In my last blog on the beliefs of traditional British Old Craft, I mentioned the ‘Ancestors’, who play such an important part in our ways. So with Hallowe’en (or Samhain) almost upon us, I thought it might be a good idea to elaborate on the subject, because it is not such an alien concept as it might first appear. The following is adapted from the Arcanum teaching course and Traditional Witchcraft for Urban Living and therefore repeats some of the points previously mentioned.
The honoring of the dead and venerating their memory is a common root of all religion, with many cultures believing that the dead live on in another dimension, continuing to affect the lives of subsequent generations. This concept of spirit-ancestors is an extremely ancient one, especially when it involves dealing with deceased members of a particular people or clan, and is still widely observed in Japanese Shinto, Chinese Confucianism and among the Australian aboriginal and Amerindian peoples. In the West, we know from the prehistoric remains of the numerous earthworks that the early people of the British Isles and the Celts honored their ancestors; and the earliest written observations are those of the Roman Paternalia (February) and the Lemuria (May), which later spread throughout the Empire.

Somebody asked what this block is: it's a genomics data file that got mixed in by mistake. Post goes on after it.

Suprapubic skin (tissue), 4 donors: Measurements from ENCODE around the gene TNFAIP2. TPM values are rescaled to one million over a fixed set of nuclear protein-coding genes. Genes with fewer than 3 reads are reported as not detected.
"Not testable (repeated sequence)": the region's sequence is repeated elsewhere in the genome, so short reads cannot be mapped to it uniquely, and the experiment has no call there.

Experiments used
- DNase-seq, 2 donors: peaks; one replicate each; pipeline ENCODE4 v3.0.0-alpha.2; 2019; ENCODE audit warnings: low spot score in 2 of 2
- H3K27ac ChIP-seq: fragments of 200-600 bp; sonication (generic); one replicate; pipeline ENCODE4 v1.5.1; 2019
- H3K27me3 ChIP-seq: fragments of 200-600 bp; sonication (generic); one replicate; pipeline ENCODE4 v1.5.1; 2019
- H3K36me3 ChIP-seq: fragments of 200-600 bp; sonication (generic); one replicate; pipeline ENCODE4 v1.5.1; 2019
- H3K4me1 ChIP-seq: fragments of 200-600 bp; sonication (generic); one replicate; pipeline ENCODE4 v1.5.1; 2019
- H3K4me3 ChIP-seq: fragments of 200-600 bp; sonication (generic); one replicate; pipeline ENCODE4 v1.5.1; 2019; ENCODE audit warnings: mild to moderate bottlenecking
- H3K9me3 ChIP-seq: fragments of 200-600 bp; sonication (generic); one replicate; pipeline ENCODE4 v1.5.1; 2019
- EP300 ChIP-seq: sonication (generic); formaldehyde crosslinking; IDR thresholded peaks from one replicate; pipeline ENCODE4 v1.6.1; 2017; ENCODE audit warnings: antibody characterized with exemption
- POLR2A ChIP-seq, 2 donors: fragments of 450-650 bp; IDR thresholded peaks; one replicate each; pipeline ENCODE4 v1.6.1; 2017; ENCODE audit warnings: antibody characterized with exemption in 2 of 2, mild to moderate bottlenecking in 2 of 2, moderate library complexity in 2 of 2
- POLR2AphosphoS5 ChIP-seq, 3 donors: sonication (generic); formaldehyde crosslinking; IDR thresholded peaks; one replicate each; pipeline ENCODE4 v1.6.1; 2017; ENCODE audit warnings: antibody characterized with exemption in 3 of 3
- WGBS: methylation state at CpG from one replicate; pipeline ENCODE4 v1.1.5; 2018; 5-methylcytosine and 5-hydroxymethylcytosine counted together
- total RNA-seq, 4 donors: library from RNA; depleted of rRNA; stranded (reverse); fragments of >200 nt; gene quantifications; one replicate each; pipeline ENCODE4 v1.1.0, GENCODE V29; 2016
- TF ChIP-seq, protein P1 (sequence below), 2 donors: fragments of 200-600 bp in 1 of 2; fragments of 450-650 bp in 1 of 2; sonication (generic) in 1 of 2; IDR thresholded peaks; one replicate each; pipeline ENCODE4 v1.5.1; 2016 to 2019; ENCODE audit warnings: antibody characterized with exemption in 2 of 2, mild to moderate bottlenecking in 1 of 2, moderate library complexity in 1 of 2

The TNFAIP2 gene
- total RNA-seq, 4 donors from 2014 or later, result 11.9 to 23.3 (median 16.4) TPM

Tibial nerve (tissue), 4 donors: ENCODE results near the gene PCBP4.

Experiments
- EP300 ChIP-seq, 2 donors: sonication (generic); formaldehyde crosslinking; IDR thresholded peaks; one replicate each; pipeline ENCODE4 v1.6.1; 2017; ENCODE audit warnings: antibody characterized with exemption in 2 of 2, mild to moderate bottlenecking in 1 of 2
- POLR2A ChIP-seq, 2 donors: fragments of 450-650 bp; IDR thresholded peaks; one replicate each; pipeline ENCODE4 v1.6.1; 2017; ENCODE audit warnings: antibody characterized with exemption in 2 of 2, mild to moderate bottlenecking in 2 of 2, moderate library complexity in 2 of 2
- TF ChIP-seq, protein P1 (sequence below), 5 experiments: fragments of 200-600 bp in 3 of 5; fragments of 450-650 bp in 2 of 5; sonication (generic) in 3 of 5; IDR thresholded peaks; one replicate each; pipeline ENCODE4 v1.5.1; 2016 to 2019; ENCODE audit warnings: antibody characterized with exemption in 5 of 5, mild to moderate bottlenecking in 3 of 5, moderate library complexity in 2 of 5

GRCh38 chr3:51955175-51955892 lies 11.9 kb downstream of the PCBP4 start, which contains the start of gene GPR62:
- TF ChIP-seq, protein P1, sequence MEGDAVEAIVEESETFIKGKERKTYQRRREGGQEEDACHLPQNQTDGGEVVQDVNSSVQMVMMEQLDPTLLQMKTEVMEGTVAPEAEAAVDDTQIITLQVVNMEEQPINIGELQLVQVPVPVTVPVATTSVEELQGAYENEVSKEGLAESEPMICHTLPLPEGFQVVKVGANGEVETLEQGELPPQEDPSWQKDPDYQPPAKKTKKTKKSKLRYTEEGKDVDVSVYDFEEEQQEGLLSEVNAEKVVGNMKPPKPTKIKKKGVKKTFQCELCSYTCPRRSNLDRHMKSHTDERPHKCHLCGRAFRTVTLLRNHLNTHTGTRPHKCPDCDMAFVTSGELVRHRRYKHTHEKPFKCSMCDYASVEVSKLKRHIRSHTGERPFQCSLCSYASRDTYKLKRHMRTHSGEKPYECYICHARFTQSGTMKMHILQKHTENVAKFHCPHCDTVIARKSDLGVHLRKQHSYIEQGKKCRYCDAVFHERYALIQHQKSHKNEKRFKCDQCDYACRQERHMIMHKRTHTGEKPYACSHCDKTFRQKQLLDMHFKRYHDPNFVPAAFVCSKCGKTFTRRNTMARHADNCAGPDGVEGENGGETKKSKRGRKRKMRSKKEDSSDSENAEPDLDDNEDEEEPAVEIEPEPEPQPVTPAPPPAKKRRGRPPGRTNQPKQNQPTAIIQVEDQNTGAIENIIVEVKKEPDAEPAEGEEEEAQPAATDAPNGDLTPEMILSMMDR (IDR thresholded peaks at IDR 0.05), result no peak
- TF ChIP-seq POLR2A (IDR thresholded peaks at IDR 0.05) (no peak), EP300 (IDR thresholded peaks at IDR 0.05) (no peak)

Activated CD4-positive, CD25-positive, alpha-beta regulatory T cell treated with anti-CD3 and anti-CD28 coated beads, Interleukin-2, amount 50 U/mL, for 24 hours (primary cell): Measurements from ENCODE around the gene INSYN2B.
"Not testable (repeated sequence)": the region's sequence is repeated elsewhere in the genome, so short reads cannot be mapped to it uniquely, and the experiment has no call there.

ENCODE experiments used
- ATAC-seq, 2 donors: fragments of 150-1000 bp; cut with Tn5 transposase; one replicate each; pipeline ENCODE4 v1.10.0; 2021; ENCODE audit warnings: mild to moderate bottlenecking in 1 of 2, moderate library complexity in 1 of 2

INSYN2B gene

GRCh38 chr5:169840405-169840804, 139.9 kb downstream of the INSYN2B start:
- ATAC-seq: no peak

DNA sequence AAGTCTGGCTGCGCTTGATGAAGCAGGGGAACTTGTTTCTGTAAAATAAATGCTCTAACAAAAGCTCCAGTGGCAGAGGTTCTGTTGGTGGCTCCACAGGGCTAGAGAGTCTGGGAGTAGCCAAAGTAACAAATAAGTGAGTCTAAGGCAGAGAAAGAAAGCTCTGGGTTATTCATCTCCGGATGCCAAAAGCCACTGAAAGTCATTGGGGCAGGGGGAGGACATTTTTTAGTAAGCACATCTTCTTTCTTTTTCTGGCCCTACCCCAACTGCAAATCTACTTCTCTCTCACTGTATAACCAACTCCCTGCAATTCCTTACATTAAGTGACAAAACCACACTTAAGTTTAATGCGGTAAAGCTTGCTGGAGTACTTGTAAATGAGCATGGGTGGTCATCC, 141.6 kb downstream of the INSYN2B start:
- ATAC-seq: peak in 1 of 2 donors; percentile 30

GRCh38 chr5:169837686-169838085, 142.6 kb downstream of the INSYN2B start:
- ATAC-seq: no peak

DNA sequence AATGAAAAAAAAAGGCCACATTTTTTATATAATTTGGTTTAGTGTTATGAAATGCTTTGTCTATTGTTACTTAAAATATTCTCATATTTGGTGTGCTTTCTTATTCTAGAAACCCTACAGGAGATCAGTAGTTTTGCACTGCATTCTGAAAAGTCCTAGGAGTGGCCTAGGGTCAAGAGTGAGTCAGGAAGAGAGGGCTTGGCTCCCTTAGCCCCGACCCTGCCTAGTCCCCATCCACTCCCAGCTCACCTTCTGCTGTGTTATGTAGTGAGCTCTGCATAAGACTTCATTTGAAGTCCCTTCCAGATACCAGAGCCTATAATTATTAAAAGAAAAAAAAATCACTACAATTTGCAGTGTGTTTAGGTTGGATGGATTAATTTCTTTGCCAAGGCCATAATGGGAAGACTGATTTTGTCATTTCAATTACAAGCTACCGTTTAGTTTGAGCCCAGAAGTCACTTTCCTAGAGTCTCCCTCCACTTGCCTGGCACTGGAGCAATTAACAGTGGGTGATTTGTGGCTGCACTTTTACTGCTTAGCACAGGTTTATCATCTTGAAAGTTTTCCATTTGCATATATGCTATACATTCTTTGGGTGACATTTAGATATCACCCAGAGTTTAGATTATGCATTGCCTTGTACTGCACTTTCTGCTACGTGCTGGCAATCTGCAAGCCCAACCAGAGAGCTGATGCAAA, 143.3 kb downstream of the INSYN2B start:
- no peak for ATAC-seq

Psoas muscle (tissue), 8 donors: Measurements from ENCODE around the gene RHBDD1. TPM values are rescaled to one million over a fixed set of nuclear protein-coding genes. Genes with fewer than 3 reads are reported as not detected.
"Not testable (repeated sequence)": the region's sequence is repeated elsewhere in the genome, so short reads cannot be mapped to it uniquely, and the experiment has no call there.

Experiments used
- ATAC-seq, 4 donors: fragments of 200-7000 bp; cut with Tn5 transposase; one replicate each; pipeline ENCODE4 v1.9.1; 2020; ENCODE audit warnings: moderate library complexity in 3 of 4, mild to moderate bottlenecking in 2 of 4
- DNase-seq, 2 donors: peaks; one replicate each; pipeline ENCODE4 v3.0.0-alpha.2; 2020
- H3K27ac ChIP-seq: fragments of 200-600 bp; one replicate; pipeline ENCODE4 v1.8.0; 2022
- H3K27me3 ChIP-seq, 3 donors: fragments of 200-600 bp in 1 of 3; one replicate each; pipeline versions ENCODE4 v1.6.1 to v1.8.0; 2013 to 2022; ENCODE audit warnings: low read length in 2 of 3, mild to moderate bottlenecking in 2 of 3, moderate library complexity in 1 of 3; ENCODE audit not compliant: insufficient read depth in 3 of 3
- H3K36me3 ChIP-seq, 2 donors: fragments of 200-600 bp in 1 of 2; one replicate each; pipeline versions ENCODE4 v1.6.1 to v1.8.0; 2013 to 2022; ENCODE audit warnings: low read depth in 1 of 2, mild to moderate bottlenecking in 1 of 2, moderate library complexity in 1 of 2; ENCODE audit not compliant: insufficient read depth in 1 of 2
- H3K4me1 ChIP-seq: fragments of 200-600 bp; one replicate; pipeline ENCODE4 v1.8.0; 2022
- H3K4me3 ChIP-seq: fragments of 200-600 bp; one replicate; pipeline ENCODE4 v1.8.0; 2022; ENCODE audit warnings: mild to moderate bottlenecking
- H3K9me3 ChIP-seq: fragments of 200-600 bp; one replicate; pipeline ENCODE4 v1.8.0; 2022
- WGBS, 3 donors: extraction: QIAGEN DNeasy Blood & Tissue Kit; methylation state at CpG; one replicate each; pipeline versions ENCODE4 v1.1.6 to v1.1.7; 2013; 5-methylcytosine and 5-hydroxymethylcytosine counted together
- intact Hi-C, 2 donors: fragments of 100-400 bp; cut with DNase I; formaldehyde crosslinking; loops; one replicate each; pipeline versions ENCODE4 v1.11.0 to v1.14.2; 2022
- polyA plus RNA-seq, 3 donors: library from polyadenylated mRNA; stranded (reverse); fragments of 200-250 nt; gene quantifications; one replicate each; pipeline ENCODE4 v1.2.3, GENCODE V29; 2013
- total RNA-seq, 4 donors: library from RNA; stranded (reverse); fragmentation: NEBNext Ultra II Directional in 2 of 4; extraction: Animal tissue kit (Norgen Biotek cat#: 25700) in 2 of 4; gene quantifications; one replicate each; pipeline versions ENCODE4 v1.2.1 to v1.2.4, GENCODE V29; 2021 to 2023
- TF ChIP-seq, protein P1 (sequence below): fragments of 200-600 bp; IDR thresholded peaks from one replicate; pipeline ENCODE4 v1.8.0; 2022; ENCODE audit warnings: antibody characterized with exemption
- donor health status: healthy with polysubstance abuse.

Interaction with these spirit-ancestors as an invisible and powerful presence is also a constant feature of traditional British Old Craft, with the Ancestors remaining important members of the tradition or people they have left behind. In general they are seen as Elders, treated and referred to in much the same way as the most senior of living Elders of a coven or magical group, with additional mystical and/or magical powers. Sometimes they are identified as the Holy Guardian Angels, the Mighty Dead, the Watchers, or the Old Ones, who gave magical knowledge to mankind, rather than family or tribal dead. Or, even more ambiguously, ‘those who have gone before’ – their magical essence distilled into the universal subconscious at different levels.